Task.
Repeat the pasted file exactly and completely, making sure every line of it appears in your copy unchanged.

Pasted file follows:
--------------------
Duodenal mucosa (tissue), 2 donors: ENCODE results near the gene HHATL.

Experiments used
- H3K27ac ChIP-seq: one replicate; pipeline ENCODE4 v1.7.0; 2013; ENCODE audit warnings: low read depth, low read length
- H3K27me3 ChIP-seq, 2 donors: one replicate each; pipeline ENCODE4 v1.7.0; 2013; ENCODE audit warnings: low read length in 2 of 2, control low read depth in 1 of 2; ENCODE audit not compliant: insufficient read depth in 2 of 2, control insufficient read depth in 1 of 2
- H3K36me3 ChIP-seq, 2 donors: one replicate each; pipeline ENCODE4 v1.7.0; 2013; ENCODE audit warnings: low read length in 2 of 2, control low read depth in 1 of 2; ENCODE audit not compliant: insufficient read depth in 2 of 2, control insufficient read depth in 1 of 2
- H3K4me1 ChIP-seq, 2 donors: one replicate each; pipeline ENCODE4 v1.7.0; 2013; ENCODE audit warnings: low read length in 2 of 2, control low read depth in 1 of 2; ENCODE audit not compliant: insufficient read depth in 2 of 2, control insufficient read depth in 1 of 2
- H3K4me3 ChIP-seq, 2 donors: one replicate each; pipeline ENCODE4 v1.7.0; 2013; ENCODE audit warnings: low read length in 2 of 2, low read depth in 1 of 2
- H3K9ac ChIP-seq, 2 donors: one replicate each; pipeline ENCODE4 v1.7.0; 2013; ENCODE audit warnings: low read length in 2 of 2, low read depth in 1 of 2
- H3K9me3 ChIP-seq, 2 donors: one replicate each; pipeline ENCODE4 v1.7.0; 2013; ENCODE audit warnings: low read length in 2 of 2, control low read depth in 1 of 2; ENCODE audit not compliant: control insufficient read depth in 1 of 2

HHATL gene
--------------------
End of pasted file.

Duodenal mucosa (tissue), 2 donors: ENCODE results near the gene HHATL.

Experiments used
- H3K27ac ChIP-seq: one replicate; pipeline ENCODE4 v1.7.0; 2013; ENCODE audit warnings: low read depth, low read length
- H3K27me3 ChIP-seq, 2 donors: one replicate each; pipeline ENCODE4 v1.7.0; 2013; ENCODE audit warnings: low read length in 2 of 2, control low read depth in 1 of 2; ENCODE audit not compliant: insufficient read depth in 2 of 2, control insufficient read depth in 1 of 2
- H3K36me3 ChIP-seq, 2 donors: one replicate each; pipeline ENCODE4 v1.7.0; 2013; ENCODE audit warnings: low read length in 2 of 2, control low read depth in 1 of 2; ENCODE audit not compliant: insufficient read depth in 2 of 2, control insufficient read depth in 1 of 2
- H3K4me1 ChIP-seq, 2 donors: one replicate each; pipeline ENCODE4 v1.7.0; 2013; ENCODE audit warnings: low read length in 2 of 2, control low read depth in 1 of 2; ENCODE audit not compliant: insufficient read depth in 2 of 2, control insufficient read depth in 1 of 2
- H3K4me3 ChIP-seq, 2 donors: one replicate each; pipeline ENCODE4 v1.7.0; 2013; ENCODE audit warnings: low read length in 2 of 2, low read depth in 1 of 2
- H3K9ac ChIP-seq, 2 donors: one replicate each; pipeline ENCODE4 v1.7.0; 2013; ENCODE audit warnings: low read length in 2 of 2, low read depth in 1 of 2
- H3K9me3 ChIP-seq, 2 donors: one replicate each; pipeline ENCODE4 v1.7.0; 2013; ENCODE audit warnings: low read length in 2 of 2, control low read depth in 1 of 2; ENCODE audit not compliant: control insufficient read depth in 1 of 2

HHATL gene